This course is only available for students in the BA Urban Studies programme.
Advanced Qualitative Methods will equip students with knowledge and skills needed to critically engage with urban space. This class will enhance students’ data collection and analysis skills, but it also goes beyond the first-year methods training in that it emphasizes taking an interpretive approach, being attuned to the normative and political implications of research in urban sites, and presenting findings to a wider public.
Over the course of the semester, students will work in small research groups, applying a variety of methods covered during work group sessions to conduct neighborhood-based inquiry in The Hague. Groups will present the results of their research during a closing conference-style event that will be open to the public. Throughout, we will grapple with a series of problems during work groups, such as “What is space?”, “What is a subject?”, “What is meaning?”, and “What is an image?” Students will thereby gain broad familiarity with methodological approaches, tools, and theories, and deepen their understanding of research traditions in urban studies and their foundations in humanities fields from philosophy to comparative literature to gender studies. Through close readings of theoretical texts and hands-on research in urban field sites, students will develop as urban scholars who are socially engaged and well prepared to meet the challenges of twenty-first century cities. We will interrogate the implications of the commodification of urban space, how the boundaries between private (commercial) space and public space are becoming increasingly fluid, and how such processes reshape the urban landscape. We will address such threats to the functioning of public space by operationalizing critical concepts for neighborhood-based research.
Advanced Qualitative Methods will prepare students to move confidently between the different disciplines that make up Urban Studies, but above all to take an interdisciplinary approach to complex issues and often disruptive challenges of urbanization that require taking multiple perspectives into account. Students will develop their critical sensibility through engagement with the humanities’ underlying ethical notions of who and what we are as human beings as well as more politically charged approaches to issues of urban change.
General learning outcomes
See tab Additional information for the overview of the programme's general learning outcomes. In the assessment methods below is outlined which general learning outcome will be tested through which method.
Course objectives, pertaining to this course
1) Students understand the interface between ideas, empirical inquiry, and citizen engagement as well as the importance of urban research for critical and creative efforts to meet the challenges of the contemporary city.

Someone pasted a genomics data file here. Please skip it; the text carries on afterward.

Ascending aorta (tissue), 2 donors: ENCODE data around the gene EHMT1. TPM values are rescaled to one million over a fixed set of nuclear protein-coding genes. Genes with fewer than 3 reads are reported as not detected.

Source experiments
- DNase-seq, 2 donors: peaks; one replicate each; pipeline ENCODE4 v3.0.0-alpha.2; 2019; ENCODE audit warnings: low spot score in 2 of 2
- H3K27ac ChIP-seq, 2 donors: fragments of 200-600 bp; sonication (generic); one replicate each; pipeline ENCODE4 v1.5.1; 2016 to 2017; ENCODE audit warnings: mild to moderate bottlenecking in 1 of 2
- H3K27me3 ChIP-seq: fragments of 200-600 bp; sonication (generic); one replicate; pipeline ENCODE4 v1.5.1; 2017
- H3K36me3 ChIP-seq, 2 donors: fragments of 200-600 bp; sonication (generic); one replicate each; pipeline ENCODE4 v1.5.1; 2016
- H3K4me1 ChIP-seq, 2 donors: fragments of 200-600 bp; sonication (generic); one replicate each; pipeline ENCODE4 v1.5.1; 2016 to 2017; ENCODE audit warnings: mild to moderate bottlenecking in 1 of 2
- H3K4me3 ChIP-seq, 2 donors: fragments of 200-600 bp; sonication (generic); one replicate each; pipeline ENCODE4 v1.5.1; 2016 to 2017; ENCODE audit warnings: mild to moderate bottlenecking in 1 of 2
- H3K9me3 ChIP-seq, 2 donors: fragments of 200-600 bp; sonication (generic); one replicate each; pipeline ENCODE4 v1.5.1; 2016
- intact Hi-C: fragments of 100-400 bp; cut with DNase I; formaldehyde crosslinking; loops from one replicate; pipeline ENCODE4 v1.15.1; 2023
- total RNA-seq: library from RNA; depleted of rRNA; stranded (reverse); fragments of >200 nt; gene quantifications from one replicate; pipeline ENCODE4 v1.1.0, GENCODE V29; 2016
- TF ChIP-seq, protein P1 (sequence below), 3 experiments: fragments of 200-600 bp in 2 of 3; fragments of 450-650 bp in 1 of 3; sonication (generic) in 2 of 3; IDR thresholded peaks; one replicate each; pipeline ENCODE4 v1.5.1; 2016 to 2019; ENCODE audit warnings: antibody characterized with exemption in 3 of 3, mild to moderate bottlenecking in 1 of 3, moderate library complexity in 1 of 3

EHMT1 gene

2) Students have learned how to apply advanced qualitative methods to understand contemporary developments in urban space.
3) Students are able to take abstract and critical ideas an operationalize them for practical research and critical intervention.
4) Students are confident and independent researchers who are able to devise, design and carry out a research project using a variety of qualitative methods.
5) Students are able to present research findings in writing and orally to an audience.
The timetable is available on the Urban Studies website
Mode of instruction
- Work group (compulsory attendance)
This means that students have to attend every session of the course. If a student is unable to attend a workgroup, they should inform the lecturer in advance, providing a valid reason for absence. The teacher will determine if and how the missed session can be compensated by an additional assignment. If they are absent from a workgroup without a valid reason, they can be excluded from the final exam in the course.
Total course load for this course is 5 EC (1 EC equals 28 hours), which equals 140 hours, broken down by:
Practical work: 24
Attending work groups: 24
Study of compulsory literature: 42
Completing assignment(s), preparing for classes and exams: 50
Take home examination
-measured programme's general learning outcomes: 4-5
-measured course specific objectives: 2
Group research report
-measured programme's general learning outcomes: 4, 7, 11, 16
-measured course specific objectives: 1-4
-measured programme's general learning outcomes: 4, 11
-measured course specific objectives: 5
|Take home exam||30|
|Group research report||40|
To successfully complete the course, please take note that the end grade of the course is established by determining the weighted average of all assessment components. Please note that if the midterm exam is lower than 5.50, you will not pass the course, regardless of the grade for the other assessment components.
If the end grade is insufficient (lower than a 6.0), or the midterm exam grade is lower than 5,50, there is a possibility of retaking the take home exam and/or the group research report, replacing the previous grade(s). Please note that grades can be improved by a maximum of one point.
Faculty regulations concerning participation in resits are listed in article 4.1 of the Faculty Course and Examination Regulations.
Inspection and feedback
How and when an exam review will take place will be disclosed together with the publication of the exam results at the latest. If a student requests a review within 30 days after publication of the exam results, an exam review will have to be organised.
Blackboard will be used for:
Texts will be made available through Blackboard.
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